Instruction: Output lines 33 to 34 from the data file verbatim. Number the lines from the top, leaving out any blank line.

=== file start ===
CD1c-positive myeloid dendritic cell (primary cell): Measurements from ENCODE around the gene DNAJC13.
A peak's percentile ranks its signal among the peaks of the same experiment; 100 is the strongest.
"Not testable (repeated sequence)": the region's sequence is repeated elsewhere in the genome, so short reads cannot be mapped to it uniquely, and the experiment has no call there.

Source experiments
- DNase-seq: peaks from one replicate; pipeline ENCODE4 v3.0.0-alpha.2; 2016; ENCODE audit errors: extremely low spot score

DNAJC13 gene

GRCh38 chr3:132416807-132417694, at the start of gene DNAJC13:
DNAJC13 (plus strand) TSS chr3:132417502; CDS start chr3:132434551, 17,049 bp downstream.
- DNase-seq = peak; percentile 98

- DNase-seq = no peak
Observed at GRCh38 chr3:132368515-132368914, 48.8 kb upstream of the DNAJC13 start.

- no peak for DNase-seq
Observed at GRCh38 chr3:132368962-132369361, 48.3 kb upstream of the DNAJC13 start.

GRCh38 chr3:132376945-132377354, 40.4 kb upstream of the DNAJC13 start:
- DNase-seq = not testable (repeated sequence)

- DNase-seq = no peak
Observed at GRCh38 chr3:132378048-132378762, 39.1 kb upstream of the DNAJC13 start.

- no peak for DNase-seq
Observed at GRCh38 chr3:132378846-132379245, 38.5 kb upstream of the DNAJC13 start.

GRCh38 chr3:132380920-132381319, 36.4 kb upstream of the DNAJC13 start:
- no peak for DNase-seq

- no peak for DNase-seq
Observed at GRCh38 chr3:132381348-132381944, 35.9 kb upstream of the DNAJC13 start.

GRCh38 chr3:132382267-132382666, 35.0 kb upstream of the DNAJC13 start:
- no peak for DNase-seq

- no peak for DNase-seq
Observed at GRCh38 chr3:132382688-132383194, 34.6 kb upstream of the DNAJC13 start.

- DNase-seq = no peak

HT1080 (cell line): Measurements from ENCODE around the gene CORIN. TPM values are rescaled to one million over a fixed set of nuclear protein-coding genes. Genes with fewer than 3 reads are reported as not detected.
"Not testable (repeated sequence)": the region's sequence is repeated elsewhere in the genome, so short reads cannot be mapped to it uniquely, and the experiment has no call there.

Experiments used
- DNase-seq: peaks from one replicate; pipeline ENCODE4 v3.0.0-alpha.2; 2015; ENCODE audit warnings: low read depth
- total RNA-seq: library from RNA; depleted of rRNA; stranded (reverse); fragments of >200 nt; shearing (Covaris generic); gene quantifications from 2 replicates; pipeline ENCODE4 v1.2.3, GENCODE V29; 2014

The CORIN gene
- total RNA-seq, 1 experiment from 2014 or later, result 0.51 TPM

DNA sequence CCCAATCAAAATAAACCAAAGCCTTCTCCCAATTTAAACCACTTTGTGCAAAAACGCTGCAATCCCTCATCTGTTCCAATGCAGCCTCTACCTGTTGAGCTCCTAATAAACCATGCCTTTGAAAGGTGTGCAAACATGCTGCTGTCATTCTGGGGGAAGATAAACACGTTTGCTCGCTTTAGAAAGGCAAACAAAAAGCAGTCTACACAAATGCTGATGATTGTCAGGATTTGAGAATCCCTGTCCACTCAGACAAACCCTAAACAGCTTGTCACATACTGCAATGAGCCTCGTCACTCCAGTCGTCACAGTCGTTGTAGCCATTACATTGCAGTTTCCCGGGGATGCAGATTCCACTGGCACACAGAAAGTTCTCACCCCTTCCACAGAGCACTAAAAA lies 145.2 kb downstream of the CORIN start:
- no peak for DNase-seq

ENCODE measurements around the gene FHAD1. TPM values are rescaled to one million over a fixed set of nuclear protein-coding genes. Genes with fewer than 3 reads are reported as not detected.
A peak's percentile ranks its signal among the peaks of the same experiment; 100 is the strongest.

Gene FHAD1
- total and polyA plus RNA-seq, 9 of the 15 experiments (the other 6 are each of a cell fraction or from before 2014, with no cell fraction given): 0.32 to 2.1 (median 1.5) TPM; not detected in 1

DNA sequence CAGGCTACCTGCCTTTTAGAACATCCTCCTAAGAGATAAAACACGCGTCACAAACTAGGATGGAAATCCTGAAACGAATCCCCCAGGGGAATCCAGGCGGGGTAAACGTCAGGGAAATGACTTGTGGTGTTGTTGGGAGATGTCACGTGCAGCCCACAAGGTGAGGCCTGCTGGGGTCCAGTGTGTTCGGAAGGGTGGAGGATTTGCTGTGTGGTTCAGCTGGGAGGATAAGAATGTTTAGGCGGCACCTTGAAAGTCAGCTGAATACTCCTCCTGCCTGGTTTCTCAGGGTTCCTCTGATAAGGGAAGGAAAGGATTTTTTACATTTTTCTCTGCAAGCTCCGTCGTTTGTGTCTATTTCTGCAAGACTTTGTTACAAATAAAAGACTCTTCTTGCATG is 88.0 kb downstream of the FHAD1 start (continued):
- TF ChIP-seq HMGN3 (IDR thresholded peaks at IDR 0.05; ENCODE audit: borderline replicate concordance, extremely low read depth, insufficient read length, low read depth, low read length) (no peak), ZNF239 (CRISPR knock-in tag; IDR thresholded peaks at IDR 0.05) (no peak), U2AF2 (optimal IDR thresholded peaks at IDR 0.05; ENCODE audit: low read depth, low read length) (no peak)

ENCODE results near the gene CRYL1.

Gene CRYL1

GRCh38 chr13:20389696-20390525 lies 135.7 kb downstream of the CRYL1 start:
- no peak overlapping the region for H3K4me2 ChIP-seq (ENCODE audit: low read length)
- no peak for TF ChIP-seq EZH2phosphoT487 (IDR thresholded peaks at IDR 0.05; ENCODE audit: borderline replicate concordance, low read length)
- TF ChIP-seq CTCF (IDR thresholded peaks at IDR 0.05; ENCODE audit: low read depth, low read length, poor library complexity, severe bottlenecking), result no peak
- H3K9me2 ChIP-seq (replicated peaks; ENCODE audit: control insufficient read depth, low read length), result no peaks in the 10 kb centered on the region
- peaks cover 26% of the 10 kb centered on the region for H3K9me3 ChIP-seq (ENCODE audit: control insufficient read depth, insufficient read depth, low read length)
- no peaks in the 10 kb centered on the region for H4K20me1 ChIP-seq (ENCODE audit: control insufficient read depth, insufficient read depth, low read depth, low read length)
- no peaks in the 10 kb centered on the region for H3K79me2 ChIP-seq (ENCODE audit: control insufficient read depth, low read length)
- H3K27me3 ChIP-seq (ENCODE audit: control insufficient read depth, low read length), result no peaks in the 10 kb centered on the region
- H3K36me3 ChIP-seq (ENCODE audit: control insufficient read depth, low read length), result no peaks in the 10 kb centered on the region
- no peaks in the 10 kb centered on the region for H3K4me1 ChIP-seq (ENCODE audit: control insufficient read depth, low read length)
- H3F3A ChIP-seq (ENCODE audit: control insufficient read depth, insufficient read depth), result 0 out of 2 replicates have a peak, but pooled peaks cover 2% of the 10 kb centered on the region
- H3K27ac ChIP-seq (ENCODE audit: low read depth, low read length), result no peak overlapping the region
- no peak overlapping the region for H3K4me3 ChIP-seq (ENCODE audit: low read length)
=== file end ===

- total RNA-seq: library from RNA; depleted of rRNA; stranded (reverse); fragments of >200 nt; shearing (Covaris generic); gene quantifications from 2 replicates; pipeline ENCODE4 v1.2.3, GENCODE V29; 2014

The CORIN gene